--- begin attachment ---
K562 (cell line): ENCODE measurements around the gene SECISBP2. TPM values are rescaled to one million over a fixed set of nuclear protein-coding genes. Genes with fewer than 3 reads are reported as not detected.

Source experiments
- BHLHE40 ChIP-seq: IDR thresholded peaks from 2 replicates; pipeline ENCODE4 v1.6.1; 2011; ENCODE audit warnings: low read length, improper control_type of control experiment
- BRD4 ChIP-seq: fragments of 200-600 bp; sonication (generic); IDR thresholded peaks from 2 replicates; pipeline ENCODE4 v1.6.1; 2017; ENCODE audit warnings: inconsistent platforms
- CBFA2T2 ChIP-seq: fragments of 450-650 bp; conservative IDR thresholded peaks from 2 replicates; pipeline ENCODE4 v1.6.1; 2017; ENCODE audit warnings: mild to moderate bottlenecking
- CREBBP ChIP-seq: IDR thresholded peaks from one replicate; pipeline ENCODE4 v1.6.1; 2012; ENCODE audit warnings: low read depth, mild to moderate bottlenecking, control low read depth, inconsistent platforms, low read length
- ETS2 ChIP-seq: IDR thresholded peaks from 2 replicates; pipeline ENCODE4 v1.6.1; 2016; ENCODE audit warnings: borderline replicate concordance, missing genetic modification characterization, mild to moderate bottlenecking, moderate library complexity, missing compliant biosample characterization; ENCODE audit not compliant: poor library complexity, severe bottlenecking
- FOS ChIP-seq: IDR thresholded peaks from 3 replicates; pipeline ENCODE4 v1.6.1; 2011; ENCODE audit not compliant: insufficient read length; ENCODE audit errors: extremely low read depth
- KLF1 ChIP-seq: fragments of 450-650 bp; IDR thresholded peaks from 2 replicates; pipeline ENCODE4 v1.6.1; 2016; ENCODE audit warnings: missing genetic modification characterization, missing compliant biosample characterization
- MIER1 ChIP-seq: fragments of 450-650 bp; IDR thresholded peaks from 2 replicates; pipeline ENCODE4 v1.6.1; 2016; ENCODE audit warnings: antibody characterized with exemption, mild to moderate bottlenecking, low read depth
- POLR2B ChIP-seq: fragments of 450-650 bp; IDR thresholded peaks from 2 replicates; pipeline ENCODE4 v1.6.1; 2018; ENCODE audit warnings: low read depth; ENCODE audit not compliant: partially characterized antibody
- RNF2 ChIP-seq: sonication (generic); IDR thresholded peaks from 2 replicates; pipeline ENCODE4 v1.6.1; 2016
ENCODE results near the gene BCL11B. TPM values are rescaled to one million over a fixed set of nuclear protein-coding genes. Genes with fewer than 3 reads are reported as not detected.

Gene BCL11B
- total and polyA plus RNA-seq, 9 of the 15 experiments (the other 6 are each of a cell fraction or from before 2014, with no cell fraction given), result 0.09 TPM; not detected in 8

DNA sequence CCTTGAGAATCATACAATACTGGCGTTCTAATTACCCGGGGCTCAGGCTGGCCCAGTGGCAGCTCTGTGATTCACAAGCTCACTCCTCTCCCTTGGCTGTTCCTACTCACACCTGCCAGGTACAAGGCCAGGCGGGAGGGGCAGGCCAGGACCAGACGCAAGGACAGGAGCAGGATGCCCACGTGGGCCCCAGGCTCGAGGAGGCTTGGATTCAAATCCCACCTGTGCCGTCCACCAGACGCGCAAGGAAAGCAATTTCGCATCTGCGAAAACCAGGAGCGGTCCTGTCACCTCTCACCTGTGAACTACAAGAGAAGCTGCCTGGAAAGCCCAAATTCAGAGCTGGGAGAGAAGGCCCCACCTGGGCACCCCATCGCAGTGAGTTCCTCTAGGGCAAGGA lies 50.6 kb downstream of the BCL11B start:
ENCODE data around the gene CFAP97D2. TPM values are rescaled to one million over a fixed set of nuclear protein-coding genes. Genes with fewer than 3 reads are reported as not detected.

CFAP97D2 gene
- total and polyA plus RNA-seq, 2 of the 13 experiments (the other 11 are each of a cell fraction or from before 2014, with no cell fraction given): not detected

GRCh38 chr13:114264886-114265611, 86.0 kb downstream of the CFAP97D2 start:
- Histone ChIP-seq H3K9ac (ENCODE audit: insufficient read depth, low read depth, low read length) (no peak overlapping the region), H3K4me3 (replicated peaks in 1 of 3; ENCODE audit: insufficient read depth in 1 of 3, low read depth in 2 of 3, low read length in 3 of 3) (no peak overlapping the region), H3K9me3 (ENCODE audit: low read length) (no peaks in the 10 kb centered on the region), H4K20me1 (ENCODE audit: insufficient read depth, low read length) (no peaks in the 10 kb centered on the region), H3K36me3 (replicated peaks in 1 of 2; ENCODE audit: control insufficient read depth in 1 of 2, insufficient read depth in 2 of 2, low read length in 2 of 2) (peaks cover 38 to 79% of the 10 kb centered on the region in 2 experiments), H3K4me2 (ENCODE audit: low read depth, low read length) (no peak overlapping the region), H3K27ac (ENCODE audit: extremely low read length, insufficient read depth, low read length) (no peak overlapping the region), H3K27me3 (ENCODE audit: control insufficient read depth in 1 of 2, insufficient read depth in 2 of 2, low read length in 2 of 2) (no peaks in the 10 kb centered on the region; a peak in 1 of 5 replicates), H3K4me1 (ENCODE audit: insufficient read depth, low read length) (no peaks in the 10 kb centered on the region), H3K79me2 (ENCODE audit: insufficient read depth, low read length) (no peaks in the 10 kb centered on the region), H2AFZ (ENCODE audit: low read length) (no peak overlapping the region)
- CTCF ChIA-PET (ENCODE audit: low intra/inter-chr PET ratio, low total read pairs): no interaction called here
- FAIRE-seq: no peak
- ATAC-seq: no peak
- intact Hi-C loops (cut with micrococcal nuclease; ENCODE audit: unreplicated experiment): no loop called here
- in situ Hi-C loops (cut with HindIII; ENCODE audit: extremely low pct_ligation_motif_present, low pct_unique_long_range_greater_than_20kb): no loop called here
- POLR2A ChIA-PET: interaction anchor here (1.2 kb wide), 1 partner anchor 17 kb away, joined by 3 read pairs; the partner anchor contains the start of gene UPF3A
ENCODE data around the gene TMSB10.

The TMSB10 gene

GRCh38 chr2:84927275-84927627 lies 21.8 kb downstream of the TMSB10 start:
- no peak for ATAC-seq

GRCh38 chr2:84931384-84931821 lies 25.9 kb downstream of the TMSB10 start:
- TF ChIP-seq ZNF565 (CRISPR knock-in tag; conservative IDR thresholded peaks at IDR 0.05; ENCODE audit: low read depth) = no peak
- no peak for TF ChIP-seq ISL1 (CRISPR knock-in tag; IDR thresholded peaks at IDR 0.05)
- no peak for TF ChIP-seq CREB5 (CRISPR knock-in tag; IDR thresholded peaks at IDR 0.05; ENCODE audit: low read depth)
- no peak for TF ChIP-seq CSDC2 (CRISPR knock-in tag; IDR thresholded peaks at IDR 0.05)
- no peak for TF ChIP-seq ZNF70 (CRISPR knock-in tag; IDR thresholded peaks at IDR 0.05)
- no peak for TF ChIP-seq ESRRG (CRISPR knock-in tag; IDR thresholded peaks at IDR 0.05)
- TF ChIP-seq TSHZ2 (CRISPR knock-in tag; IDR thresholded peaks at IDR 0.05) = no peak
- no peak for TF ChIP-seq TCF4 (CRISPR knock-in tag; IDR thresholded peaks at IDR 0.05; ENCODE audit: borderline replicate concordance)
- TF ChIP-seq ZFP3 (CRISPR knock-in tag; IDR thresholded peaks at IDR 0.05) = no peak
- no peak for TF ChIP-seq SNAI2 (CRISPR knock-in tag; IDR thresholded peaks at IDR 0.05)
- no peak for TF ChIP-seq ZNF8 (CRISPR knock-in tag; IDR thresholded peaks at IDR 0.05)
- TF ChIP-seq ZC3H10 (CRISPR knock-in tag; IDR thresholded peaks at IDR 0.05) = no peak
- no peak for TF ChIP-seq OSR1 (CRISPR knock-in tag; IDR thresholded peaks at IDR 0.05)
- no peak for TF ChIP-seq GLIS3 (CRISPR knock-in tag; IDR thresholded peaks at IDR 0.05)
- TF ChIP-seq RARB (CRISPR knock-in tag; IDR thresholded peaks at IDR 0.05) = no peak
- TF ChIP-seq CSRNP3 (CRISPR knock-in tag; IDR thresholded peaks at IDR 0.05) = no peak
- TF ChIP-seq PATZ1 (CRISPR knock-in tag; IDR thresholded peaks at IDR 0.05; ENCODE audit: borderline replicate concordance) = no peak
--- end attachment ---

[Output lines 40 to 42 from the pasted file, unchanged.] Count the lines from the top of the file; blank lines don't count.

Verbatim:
- no peak for TF ChIP-seq TCF4 (CRISPR knock-in tag; IDR thresholded peaks at IDR 0.05; ENCODE audit: borderline replicate concordance)
- TF ChIP-seq ZFP3 (CRISPR knock-in tag; IDR thresholded peaks at IDR 0.05) = no peak
- no peak for TF ChIP-seq SNAI2 (CRISPR knock-in tag; IDR thresholded peaks at IDR 0.05)